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Purpose A qualitative descriptive research study was designed and conducted to explore the thoughts and perceptions of practicing midwives regarding family.

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Presentation on theme: "Purpose A qualitative descriptive research study was designed and conducted to explore the thoughts and perceptions of practicing midwives regarding family."— Presentation transcript:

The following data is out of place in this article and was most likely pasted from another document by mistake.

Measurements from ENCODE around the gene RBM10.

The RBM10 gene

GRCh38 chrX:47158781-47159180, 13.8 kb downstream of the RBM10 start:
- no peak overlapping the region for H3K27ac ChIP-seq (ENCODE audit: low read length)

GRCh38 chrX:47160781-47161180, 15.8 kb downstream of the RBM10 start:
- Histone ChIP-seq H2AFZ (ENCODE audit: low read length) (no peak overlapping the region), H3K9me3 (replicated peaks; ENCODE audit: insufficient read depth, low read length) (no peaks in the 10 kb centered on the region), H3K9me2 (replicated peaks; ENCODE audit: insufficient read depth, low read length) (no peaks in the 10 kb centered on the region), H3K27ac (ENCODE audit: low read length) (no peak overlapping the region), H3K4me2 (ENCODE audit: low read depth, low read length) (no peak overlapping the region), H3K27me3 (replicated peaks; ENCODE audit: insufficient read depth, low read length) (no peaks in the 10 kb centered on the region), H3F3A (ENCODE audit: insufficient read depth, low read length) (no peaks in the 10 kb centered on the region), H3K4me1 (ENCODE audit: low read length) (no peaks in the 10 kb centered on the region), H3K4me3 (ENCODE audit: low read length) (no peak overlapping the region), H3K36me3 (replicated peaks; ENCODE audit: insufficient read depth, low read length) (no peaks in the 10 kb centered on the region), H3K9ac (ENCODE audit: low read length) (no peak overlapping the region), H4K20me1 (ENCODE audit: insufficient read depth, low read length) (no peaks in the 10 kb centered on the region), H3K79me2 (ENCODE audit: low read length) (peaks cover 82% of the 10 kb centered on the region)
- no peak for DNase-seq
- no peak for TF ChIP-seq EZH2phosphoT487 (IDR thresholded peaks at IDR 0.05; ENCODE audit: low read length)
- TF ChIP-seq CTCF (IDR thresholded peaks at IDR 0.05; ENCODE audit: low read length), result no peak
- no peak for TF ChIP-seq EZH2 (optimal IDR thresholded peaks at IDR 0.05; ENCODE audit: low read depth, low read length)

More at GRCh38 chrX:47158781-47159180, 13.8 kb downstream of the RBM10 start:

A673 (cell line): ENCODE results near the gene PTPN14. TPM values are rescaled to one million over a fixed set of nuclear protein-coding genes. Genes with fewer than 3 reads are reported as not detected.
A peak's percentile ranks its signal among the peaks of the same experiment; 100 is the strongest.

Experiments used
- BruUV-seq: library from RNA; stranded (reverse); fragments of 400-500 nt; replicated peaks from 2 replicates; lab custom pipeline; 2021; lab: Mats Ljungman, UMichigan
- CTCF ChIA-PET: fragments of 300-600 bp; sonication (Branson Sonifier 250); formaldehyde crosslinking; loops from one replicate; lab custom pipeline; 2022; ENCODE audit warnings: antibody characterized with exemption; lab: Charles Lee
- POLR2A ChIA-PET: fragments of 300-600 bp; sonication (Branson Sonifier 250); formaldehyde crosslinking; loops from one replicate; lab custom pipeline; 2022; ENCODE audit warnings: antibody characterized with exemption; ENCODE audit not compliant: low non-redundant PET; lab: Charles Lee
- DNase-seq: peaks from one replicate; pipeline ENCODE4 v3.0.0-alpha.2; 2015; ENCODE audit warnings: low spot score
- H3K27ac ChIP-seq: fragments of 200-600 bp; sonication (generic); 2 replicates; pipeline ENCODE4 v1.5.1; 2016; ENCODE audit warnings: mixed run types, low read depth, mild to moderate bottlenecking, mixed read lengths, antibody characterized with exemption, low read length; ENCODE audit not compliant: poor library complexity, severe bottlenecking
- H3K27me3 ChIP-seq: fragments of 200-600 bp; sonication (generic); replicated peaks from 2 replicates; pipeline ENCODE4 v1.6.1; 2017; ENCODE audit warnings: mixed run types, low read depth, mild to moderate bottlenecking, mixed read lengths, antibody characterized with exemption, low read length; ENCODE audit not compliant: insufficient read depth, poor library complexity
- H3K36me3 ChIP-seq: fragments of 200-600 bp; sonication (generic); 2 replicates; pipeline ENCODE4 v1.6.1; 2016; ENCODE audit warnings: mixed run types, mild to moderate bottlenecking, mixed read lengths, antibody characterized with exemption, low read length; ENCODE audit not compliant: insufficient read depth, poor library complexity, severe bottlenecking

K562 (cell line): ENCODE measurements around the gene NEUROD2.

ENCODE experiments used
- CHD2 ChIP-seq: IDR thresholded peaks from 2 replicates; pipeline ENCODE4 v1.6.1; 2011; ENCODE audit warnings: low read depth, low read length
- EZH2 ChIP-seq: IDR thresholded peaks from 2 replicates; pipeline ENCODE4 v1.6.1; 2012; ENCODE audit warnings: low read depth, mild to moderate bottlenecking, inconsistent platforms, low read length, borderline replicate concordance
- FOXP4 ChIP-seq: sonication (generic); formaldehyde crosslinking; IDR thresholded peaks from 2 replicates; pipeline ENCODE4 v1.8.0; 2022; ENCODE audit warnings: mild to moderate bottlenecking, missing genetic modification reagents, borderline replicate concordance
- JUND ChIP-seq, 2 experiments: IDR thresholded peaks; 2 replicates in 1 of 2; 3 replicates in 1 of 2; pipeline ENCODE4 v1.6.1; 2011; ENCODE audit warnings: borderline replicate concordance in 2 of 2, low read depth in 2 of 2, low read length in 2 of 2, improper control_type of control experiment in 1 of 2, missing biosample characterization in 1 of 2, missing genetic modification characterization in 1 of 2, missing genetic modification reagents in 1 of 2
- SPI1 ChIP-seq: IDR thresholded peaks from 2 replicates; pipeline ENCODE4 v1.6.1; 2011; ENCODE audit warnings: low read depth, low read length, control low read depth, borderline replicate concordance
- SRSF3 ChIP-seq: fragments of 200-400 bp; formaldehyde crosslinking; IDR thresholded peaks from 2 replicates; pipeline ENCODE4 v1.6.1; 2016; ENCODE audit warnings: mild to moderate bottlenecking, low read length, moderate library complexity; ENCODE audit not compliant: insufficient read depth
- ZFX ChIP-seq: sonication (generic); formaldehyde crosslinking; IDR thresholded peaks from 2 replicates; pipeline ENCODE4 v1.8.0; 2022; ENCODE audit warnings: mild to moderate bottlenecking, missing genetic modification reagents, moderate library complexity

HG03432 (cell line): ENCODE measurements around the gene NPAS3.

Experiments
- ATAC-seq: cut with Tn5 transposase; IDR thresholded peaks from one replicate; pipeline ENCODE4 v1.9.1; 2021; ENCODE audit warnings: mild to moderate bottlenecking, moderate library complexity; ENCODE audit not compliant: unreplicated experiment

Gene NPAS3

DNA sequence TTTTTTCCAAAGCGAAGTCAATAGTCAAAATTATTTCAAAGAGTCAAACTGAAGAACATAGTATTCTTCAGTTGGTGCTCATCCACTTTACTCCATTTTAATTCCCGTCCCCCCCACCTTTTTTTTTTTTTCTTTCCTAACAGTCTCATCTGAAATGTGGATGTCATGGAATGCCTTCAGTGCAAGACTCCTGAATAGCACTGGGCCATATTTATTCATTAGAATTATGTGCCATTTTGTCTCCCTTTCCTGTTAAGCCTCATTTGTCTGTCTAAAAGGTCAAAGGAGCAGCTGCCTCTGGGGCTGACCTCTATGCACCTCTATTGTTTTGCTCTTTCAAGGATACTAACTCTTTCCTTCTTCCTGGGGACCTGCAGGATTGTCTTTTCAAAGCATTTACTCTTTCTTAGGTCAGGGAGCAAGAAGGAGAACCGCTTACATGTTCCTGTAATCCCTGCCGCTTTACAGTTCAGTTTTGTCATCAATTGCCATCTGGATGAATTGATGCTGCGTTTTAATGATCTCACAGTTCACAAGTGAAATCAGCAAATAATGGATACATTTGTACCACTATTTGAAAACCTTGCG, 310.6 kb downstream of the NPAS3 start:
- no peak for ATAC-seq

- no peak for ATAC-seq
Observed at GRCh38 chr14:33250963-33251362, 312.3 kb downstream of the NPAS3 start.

1 Purpose A qualitative descriptive research study was designed and conducted to explore the thoughts and perceptions of practicing midwives regarding family planning and abortion services. Maren Gray Acknowledgements This research was funded by a generous grant from the University of New Hampshire’s International Research Opportunities Program, a division of the Hamel Center for Undergraduate Research. I would like to thank my mentor, Dr. Carolyn Tobin, and the Department of Nursing Honors Program Coordinator, Dr. Carol Williams-Barnard, for their continued support. I would also like to thank Dr. Cheryl Jemmott, my foreign mentor, and all of the staff at the Nursing and Midwifery Training College in Kumasi, Ghana. References 1. Berer, M. (2009). Making abortions safe: a matter of good public health policy and practice. Bulletin of the World Health Organization, 78(5), Polit, D. Fresearch: appraisi., & Beck, C. T. (2008). Nursing research: generating and assessing evidence for nursing practice (8th ed.). Philadelphia: Wolters Kluwer Health/Lippincott Williams & Wilkins. 3. Polit, D. F., & Beck, C. T. (2010). Essentials of nursing ng evidence for nursing practice (7th ed.). Philadelphia: Wolters Kluwer Health/Lippincott Williams & Wilkins. Methodology Qualitative Descriptive Design Informants were selected to be interviewed using purposive sampling. The study sample included practicing midwives at the family planning clinic at Komfo Anokye Teaching Hospital. Interviews began with an open-ended question: Can you begin by telling me your views about family planning services? Interviews were transcribed and content analysis was used to find emerging themes. Content Analysis: The analysis of the content of narrative data to identify prominent themes and patterns among the themes. 3 Family Planning and Abortion Services in Ghana: An Exploration into the Thoughts and Perceptions of Reproductive Healthcare Providers Dr. Carolyn Tobin Faculty Adviser Department of Nursing University of New Hampshire Durham NH, USA Background & Significance The World Health Organization estimates that about 25% of all pregnancies worldwide end in an induced abortion. This is approximately 50 million abortions each year. Of these abortions, 20 million are being performed under dangerous, unsafe conditions by untrained providers or unsafe procedures. In Ghana, abortion mortality accounts for 13% of all maternal mortality. Ghana’s mortality from unsafe abortions is 680 per 100,000 abortions. Unsafe abortion is a major problem worldwide. However, abortions in Africa are 700 times more likely to lead to death than safe abortions performed in developed countries. 1 The American College of Nurse Midwives is currently in Kumasi, Ghana at the Kumasi Nursing and Midwifery Training College. They are working with the Ghanaian government to help strengthen the education of family planning and abortion services. By educating the professors at the largest public nursing training college in Ghana to be teachers and providers of safe family planning and abortion services, they are helping to combat maternal mortality from unsafe abortion and family planning. Findings: Thoughts and Perceptions Family Planning is Beneficial “It is a good service that is helping a lot of women. It is helping with maternal mortality and infant mortality by reducing unsafe abortions.” (Provider participant #4) “Family planning is good for women to space child birth. It helps if the woman is in school and wants to work hard and keep her family. It helps couples make good decisions about family. It helps in government because there are less people and we can use the resources we have. It also allows couples to enjoy their sex life without worrying about getting pregnant.” (Provider participant #1) The Need for More Education “There are more people outside. If you haven’t come here you don’t get the message, and you don’t know. More women need to be reached.” (Provider participant #2) “There are more people that don’t have access or don’t have information. There are a lot of women who try to do abortions themselves. If abortion was legalized a woman could just walk into the clinic and get it. There is a lot of stigmatization because people think it is a crime. There is a need for education. People don’t know where to go and feel they have no one to talk to. A lot of women die from trying to do abortions themselves. They take herbs. They grind up glass bottles and swallow them. They think that this goes into the intestine and cuts the baby out. They take concentrated coffee which they believe helps to start contractions. They come in with uncontrollable bleeding.” (Provider participant #4) “They need more education on family planning on the radio, in community centers, churches, in the community. There are no programs in schools.” (Provider participant #2) Intrinsic Reward “It is interesting at times. It’s an issue of giving them time to decide on their own health. You need to give them all the issues and counseling. The experience is filled with joy giving all that I can.” (Provider participant #1) “More students should come so I can teach them. I want more students passing through my hands so I can send the message out side.” (Provider participant #2) Barriers to Access of Care “A lot of women want family planning but access in some areas is a big problem. They get referred here. Our rate is not very high compared to the number of reproductive aged women in this country, so we have to work harder.” (Provider participant #1) Conclusions Nurses play a significant role in advocating for women’s health choices in Ghana. Nurses gain a sense of reward from providing family planning services to women. Many social and cultural factors pose as barriers to access to family planning and abortion services in Ghana. Although nurses felt that family planning is extremely beneficial, they feel that education surrounding these services would help improve women’s health. Recommendations Education in the community in the form of structured programs in schools, community centers, and churches. Public health announcements regarding availability of family planning and abortion services on the radio and television. Special outreach programs set up by hospitals and clinics, specifically to send nurses and midwives out into the community to educate men and women that are unable to come to hospitals and clinics. Counseling programs in hospitals and clinics regarding empowerment of women, supporting and educating them about how to make their own health decisions. Dr. Carol Williams-Barnard Honors Adviser “Women are not coming because they are afraid of side effects, financial problems, transportation problems, and men not allowing them to come. Some side effects women are afraid of are with the IUD. They think it can travel to the heart and stomach, or that amenorrhea can cause fibroids. We counsel them on misconceptions. We have to travel where they are, but because of a shortage and workload we can’t. We need to talk to males to. They don’t allow women to come. Women sneak. More male involvement would improve family planning. Once a week we go to churches in the community, but if we were many we could go twice a week.” (Provider participant #3)